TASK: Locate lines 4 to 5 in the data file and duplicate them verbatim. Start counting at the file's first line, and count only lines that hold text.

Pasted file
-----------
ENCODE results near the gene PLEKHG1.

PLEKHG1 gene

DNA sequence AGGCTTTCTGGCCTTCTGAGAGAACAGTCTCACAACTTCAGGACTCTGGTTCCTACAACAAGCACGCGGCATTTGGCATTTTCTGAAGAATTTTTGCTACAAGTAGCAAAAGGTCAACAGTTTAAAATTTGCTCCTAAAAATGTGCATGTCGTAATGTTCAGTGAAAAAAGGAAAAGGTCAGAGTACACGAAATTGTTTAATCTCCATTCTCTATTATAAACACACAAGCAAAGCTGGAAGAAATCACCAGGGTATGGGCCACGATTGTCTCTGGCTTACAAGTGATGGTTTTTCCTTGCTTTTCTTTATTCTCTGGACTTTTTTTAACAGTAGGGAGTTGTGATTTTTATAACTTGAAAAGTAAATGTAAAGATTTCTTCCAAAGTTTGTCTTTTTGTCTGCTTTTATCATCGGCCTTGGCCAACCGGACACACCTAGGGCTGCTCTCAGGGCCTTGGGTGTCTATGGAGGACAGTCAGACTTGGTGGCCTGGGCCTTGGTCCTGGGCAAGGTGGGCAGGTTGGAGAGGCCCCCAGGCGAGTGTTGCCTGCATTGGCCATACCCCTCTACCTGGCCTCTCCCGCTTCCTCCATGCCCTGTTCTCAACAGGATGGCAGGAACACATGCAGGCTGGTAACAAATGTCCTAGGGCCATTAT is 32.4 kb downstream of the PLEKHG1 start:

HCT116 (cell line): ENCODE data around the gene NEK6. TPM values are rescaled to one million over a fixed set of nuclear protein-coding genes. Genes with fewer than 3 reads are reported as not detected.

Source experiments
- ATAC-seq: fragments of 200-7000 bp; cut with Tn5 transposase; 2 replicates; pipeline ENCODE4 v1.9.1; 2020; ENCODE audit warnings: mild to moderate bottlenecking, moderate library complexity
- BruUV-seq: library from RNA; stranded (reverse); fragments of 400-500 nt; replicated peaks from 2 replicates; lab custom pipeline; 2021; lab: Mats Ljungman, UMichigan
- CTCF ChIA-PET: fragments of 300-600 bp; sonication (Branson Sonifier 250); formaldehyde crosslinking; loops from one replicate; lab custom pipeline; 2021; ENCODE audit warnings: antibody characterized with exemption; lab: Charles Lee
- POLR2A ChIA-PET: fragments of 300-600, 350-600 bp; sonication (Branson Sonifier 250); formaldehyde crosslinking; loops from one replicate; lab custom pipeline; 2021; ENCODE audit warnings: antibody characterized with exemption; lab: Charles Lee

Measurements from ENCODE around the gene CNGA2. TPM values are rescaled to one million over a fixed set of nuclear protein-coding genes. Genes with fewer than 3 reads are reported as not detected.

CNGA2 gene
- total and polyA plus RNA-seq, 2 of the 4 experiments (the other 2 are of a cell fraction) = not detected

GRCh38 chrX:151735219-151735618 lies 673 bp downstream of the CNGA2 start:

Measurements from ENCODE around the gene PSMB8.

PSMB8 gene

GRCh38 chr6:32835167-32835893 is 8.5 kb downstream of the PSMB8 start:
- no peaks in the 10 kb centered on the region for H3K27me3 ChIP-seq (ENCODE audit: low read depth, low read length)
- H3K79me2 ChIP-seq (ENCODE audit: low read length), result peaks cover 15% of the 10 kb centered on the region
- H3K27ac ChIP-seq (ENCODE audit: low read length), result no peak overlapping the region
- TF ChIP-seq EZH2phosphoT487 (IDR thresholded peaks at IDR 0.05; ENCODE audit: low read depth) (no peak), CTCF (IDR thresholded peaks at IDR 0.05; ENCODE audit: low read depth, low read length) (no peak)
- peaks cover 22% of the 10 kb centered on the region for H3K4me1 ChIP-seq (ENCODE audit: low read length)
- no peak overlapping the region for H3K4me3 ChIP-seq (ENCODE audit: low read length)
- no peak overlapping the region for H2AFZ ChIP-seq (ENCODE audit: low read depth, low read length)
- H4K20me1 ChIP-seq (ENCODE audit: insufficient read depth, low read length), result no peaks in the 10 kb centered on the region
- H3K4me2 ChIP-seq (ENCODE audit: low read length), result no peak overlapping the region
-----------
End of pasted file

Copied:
HCT116 (cell line): ENCODE data around the gene NEK6. TPM values are rescaled to one million over a fixed set of nuclear protein-coding genes. Genes with fewer than 3 reads are reported as not detected.

Source experiments